On the other side of the door, the room was quiet. Out back were more heaps of metal and plastic. Trucks awaited emptying and filling, and a crane stood idle. There were three rows of conveyor belts. Directly in front of us were about 15 carburetors. Past that were air conditioners, and past that it's anyone's guess. Assorted pieces of machinery were in various states of disassembly and the space between the rows was taken up with absolutely anything imaginable that might have some metal on it. There was even a Trek mountain bike that appeared to be in pretty good shape except for a bit of rust around the brake calipers. I wondered if that was there for recycling or if it was something Maury rode to work.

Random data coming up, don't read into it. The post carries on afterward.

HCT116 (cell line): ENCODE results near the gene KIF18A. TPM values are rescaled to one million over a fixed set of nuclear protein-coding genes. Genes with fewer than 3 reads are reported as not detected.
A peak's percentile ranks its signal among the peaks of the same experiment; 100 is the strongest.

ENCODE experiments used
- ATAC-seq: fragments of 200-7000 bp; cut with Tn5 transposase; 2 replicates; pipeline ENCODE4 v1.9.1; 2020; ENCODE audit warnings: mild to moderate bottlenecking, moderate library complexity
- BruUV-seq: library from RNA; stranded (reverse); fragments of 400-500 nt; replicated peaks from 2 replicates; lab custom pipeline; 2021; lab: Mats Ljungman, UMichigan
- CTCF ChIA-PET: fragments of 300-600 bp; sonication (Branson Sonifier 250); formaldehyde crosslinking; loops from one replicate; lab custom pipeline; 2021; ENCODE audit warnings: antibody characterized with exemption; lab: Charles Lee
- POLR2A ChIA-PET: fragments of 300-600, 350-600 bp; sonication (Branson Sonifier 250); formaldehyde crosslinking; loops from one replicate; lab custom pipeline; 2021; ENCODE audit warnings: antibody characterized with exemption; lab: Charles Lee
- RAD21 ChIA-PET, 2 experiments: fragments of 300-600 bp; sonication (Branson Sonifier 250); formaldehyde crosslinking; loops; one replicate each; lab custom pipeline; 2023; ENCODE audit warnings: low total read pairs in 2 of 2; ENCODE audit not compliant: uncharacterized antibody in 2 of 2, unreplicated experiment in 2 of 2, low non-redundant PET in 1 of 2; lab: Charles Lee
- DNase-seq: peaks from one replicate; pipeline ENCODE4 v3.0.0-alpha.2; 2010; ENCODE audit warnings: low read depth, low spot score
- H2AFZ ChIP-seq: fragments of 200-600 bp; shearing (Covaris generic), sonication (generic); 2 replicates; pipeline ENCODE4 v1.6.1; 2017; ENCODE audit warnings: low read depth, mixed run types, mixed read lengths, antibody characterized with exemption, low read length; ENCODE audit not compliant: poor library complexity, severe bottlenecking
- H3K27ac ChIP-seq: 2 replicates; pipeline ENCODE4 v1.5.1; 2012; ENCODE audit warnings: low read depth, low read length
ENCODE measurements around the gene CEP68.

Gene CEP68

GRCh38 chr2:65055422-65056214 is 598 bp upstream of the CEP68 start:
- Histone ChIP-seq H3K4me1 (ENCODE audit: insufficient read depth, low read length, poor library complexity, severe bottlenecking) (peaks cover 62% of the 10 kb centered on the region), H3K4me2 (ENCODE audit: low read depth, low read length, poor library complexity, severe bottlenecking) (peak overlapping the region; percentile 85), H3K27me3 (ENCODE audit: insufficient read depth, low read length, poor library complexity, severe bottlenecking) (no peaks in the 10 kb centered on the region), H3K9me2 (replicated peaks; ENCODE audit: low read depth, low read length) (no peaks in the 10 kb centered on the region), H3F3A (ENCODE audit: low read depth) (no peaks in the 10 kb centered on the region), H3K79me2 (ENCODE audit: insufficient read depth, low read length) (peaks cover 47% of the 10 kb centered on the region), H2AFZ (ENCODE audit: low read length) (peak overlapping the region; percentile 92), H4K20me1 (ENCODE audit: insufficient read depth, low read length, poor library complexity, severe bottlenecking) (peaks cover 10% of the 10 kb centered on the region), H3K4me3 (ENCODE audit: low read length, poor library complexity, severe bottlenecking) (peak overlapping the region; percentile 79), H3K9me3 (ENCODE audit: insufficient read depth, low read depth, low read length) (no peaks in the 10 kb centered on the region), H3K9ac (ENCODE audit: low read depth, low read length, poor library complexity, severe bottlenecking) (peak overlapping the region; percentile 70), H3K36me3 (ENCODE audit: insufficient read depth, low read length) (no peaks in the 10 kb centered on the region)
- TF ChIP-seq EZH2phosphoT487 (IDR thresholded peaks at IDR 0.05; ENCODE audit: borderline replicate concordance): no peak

I called out, "Hello?" No answer. "Hello?" Nothing.

Kelsey kept my hand tight and close as I scanned for signs of life. There was a large, gray door that said in white letters, "KEEP DOOR LOCKED AT ALL TIMES." It was open, so we walked toward it through the metal graveyard where something was hissing its last gasp on the conveyor belt.

Nearing the door, we heard a voice. It sounded like Maury was on the phone.

We got to the open door that was supposed to be locked. I gave a quick glance inside and saw stairs and another open door that led to what must have been a break room. The voice was close, but still a little muffled. I called again. "Hello?"

"What do you need?" came the voice, closer than I expected, and I looked through the door and around the corner. The voice came from behind another door that read, "TOILET."

I smiled and said I wondered if I could drop off some stuff.

"I'll be out in a minute."